×
Log in to StudySoup
Get Full Access to CU Denver - PSYC 1000 - Class Notes - Week 5
Join StudySoup for FREE
Get Full Access to CU Denver - PSYC 1000 - Class Notes - Week 5

Already have an account? Login here
×
Reset your password

CU DENVER / Psychology / PSYC 1000 / What are examples of illusory correlation?

What are examples of illusory correlation?

What are examples of illusory correlation?

Description

School: University of Colorado Denver
Department: Psychology
Course: Introduction to Psychology
Professor: Alex northcutt
Term: Fall 2016
Tags: Psychology and research methods
Cost: 25
Name: Research Methods
Description: These notes cover the three different research methods psychologists use and their pros and cons.
Uploaded: 09/01/2016
2 Pages 44 Views 4 Unlocks
Reviews


Cydney Tinsley


What are examples of illusory correlation?



Psychology

Week 2, Day 4: Research Methods

Research Methods

1. Correlation Research

a. Correlation: The degree to which two variables are related.

b. Positive Correlation: As one variable increases, the other variable  increases.

c. Negative Correlation: As one variable increases, the other variable  decreases.

d. Illusory Correlation: When there appears to be a correlation, but the  two variables don’t actually influence each other.

i. Example: In June, July, and August, the number of ice cream  

sales goes up, as does the number of murders.  

In actuality, these are both most likely caused due to the  

increase in weather. When the weather is hot, people like to eat  cold things. Additionally, hot weather can make people more  


What are the advantages and disadvantages of correlation research?



aggressive and angry.

ii. Example: Pirate shortages cause Global Warming.

Obviously, the fact that pirates are becoming fewer has nothing  to do with the Earth getting hotter.

e. Pros of Correlation Research:

i. Helps you to predict behaviors.

ii. It’s a good stepping-stone for research.

f. Cons of Correlation Research: If you want to learn more check out What ability does microscope give a person's naked eye?

i. It can lead you astray.

ii. You cannot infer causality.

2. Descriptive Research

a. Naturalistic Observation: A scientist, or team of scientists, who observe organisms in their natural environment.  

b. Case Study: When a scientist, or team of scientists, ‘zoom in’ and study only one individual.


What are the pros and cons of experimental designs?



c. Validity: Does this measure what it’s supposed to measure?

i. External Validity: How true to real life circumstances is this study designed?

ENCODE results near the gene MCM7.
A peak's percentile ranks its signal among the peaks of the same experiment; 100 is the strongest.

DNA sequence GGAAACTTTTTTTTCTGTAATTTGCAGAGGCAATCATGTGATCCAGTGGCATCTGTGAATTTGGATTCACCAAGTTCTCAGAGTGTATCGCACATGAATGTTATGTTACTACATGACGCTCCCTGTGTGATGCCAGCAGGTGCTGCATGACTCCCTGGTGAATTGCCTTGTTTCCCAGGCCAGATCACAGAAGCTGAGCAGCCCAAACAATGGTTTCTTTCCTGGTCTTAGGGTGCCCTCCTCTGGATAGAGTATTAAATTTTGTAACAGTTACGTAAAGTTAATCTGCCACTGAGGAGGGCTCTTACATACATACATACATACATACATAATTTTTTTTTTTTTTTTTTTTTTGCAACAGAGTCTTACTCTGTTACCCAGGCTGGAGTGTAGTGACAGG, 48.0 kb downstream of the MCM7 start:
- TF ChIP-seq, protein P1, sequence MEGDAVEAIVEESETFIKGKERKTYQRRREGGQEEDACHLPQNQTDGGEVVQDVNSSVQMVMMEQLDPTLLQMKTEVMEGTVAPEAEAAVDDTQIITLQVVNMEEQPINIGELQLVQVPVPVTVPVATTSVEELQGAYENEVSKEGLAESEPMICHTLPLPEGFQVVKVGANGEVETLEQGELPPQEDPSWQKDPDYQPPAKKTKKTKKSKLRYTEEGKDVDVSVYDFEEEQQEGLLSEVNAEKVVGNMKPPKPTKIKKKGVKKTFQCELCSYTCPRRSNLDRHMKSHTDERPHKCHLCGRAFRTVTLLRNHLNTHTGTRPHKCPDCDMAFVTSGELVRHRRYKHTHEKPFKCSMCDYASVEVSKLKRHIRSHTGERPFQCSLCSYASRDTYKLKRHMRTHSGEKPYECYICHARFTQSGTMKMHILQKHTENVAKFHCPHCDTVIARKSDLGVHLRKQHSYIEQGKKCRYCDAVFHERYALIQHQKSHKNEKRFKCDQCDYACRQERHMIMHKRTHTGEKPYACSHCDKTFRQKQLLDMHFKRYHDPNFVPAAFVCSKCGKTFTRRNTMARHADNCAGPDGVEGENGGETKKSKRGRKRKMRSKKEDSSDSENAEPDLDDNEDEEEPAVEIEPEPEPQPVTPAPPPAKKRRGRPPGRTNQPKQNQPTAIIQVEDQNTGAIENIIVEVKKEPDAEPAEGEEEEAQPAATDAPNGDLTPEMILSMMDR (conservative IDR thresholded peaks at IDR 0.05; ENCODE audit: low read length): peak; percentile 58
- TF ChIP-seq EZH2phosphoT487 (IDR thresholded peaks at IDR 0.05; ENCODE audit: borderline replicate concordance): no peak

ii. Internal Validity: Ability to control variables.

1. Naturalistic Observation is high in External Validity and  

low in Internal Validity.

2. Case Studies are high in Internal Validity and low in  

External Validity.

d. Generalizability: To what degree does this apply to the population? e. Pros of Descriptive Research:  Don't forget about the age old question of Which changes cause evolution?

i. Able to study unusual circumstances or phenomenon.

ii. Able to study scenarios you can’t typically study in a laboratory. f. Cons of Descriptive Research:  

i. Anecdotal.

ii. Subjective to bias.

iii. Cannot infer causality.

3. Experimental Design  

a. Must have:

i. Independent Variable: A thing that you can change.

Cydney Tinsley

Psychology

Week 2, Day 4: Research Methods

ii. Dependent Variable: Thing that you measure.

1. Example: In a study of the effects of sleep on the scores  

of exams, hours of sleep would be the independent  

variable and the test scores would be the dependent  

variable.

iii. Control Group: A group that you can use in comparison to your  independent variable.  

iv. Random Assignment (whenever possible): A group chosen by  random. By doing this, you should be able to cancel out any pre existing variables that may influence your study. Additionally, it  helps psychologist to understand the Placebo Effect (when  Don't forget about the age old question of How did fossils help darwin further his work and his ideas?

someone gets an effect solely because it is the effect they  

expected to get.).  

b. Experiementor Bias: When the person performing the study is  expecting a certain outcome and that expectation influences their  interpretation of the results.

c. Double Blinded: When both the experimentor and the subject(s) are  blind to the treatment conditions.  

This is preferred in experiments because it helps to eliminate the  Placebo Effect and Experimenter Bias. We also discuss several other topics like How are atoms identified?
If you want to learn more check out What does cartesian dualism propose?
Don't forget about the age old question of Which anatomy refers to the structural changes caused by a disease?

d. Pros of Experimental Design:  

i. The only research method of which you CAN infer causality.

ii. High internal validity.

e. Cons of Experimental Design:

i. Difficult because of ethics. (Can’t test the effects of cocaine on  the brain by assigning one group to do cocaine for three years,  for example).

ii. Low external validity.

Page Expired
5off
It looks like your free minutes have expired! Lucky for you we have all the content you need, just sign up here